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I've just refurbished my old 4c renaissance guitar that up until now has been used only for chordal accompaniment.

I'm tackling some of the Morlaye and Le Roy pieces now that the instrument is greatly improved, and have a simple question that may have no simple answer:

Would these solo pieces have been played with lute technique, or is it likely that some chords  might have been strummed, as is done with baroque guitar music from the next century?  Certainly some of the pieces seem to lend themselves to strummed chords, but I don't want the authenticity cops bugging my home . . .


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I think the issue of whether the Le Roy instructions are garbled is an important one. Comparison of the only Le Roy tutor surviving in its original state, the cittern tutor, with the English versions of the lost Le Roy lute material show clearly that Le Roy's tutors followed a clear pattern, and often simply transposed blocks of text from one tutor to another. So, for example, there are passages in the LUTE tutor, as rendered in English, that can be read as word for word translations of material in the CITTERN tutor in French. So there is a good prima facie case for assuming the translations are accurate and indeed that their fault is to be over literal. The point about strumming on the lute is certainly an important one.

Can we just clarify a point of method? I am not trying to claim that we know how the gittern was played everywhere and at all times, nor do I wish to argue that it was always played in the same way. I am just trying to establish, in an essentially philological process, what one crucial source can be taken to mean and what its credentials are.

On Laneham, Peter makes a good point.

Not necessarily as cittern technique is certainly different from lute.  Phalese' "Selectissima elegantissimaque" includes introductory material which is taken from Leroy.   The sections of text which are common to all the instruments - such as how to read tablature, note values and time signatures  are transferred from one source to another but information specific to different instruments - like how the instrument is strung and tuned  has to be adapted to suit particular circumstances.  Phalese has actually mixed up the guitar stringing with that for the cittern. What has survived of Rowbottom's guitar tutor includes tuning charts which as JamesTyler says are baffling because they imply that the guitar was much larger and tuned to a lower pitch than is usually assumed.  These are on p.29 of his book - but the date is wrong - it should be ca.1568.   I haven't seen the original so quite possibly Jim has got it wrong.  In the 17th century Foscarini, Bartolotti, De Visee, Grenerin and Campion were all both lutenists and guitarists.   They would probably  have used different righthand techniques when playing the guitar.  Just because players played several diferent instrument it doesn't mean that they would have played them in exactly the same way.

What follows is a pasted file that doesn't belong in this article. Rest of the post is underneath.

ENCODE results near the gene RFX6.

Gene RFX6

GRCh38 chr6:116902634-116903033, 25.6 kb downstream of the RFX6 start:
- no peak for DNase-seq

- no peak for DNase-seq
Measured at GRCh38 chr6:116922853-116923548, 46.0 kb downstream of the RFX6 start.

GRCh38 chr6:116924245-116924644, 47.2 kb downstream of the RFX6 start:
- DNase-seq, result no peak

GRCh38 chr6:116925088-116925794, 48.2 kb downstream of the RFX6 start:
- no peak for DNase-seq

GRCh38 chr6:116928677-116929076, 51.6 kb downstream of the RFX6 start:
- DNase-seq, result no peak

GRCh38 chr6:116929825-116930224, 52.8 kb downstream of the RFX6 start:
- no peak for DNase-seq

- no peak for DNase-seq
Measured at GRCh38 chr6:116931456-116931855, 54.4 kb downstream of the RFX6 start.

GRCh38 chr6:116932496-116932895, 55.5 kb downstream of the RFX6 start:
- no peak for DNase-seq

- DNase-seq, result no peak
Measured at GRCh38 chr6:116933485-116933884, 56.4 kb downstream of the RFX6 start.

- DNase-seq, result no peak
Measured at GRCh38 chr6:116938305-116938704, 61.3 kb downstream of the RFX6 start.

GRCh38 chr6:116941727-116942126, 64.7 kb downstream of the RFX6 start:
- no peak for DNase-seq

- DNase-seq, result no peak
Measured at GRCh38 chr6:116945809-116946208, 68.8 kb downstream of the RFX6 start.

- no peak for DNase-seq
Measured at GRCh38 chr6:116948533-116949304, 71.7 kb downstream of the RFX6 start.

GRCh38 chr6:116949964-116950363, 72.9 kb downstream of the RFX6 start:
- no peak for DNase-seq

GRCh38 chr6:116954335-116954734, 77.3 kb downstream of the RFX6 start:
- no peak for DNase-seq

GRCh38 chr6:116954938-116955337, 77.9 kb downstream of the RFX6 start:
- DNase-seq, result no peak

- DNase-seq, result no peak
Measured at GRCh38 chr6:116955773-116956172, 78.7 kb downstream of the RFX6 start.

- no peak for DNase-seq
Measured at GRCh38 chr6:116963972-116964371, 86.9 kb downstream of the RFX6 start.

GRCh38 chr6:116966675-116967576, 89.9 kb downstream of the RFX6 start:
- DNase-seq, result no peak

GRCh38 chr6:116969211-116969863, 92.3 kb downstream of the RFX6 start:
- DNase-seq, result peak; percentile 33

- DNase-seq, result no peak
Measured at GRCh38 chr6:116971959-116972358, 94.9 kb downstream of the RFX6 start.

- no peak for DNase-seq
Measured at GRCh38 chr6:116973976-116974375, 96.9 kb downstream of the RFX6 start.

I have images of the originals of all Rowbothum gittern fragments, i.e. those in London (the Duckers leaves) and in the US, making eight pages in all. Jim did not get that wrong. And I am sure guitarists and lutenists did not play the two instruments in 'exactly' the same way. I think I am done with this now; this is essentially an upgraded form of email, and we all know what a hazardous medium that is. One can so easily give the wrong impression, and agreement can be so very difficult to secure. Far better to talk face to face! May it be so.


I´m study guitar for a short time and I like to know were I can fin a method to play Renaissance guitar



do we have any consensus as to whether the renaissance guitar had the 4th course octave on the treble or bass side? :D

You may want to refer to this discussion started by me some years ago:




Hope this helps!


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